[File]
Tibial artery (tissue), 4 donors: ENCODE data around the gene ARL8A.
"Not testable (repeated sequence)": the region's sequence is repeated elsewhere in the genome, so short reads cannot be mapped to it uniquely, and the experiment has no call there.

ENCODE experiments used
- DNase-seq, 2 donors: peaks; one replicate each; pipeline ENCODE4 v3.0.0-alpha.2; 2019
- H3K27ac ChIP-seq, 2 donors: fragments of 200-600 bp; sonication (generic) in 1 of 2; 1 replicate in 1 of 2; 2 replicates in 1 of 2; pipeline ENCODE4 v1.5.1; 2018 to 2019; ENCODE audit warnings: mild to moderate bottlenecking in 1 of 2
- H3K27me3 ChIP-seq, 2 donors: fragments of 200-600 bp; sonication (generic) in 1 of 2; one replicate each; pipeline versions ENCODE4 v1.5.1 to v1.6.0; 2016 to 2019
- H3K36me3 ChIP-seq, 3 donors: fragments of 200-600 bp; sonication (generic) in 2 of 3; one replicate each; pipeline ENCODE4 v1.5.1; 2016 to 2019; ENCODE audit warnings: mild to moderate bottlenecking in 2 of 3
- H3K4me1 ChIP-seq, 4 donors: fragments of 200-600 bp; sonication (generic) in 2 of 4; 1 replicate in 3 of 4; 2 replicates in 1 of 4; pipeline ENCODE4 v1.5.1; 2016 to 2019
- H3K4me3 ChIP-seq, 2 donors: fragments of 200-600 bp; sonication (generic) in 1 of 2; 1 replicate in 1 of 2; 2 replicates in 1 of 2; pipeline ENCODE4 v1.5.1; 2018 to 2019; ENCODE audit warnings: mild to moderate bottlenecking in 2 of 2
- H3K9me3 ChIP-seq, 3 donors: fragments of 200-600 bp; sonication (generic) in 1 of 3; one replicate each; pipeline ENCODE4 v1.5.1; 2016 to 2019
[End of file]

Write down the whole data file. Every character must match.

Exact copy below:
Tibial artery (tissue), 4 donors: ENCODE data around the gene ARL8A.
"Not testable (repeated sequence)": the region's sequence is repeated elsewhere in the genome, so short reads cannot be mapped to it uniquely, and the experiment has no call there.

ENCODE experiments used
- DNase-seq, 2 donors: peaks; one replicate each; pipeline ENCODE4 v3.0.0-alpha.2; 2019
- H3K27ac ChIP-seq, 2 donors: fragments of 200-600 bp; sonication (generic) in 1 of 2; 1 replicate in 1 of 2; 2 replicates in 1 of 2; pipeline ENCODE4 v1.5.1; 2018 to 2019; ENCODE audit warnings: mild to moderate bottlenecking in 1 of 2
- H3K27me3 ChIP-seq, 2 donors: fragments of 200-600 bp; sonication (generic) in 1 of 2; one replicate each; pipeline versions ENCODE4 v1.5.1 to v1.6.0; 2016 to 2019
- H3K36me3 ChIP-seq, 3 donors: fragments of 200-600 bp; sonication (generic) in 2 of 3; one replicate each; pipeline ENCODE4 v1.5.1; 2016 to 2019; ENCODE audit warnings: mild to moderate bottlenecking in 2 of 3
- H3K4me1 ChIP-seq, 4 donors: fragments of 200-600 bp; sonication (generic) in 2 of 4; 1 replicate in 3 of 4; 2 replicates in 1 of 4; pipeline ENCODE4 v1.5.1; 2016 to 2019
- H3K4me3 ChIP-seq, 2 donors: fragments of 200-600 bp; sonication (generic) in 1 of 2; 1 replicate in 1 of 2; 2 replicates in 1 of 2; pipeline ENCODE4 v1.5.1; 2018 to 2019; ENCODE audit warnings: mild to moderate bottlenecking in 2 of 2
- H3K9me3 ChIP-seq, 3 donors: fragments of 200-600 bp; sonication (generic) in 1 of 3; one replicate each; pipeline ENCODE4 v1.5.1; 2016 to 2019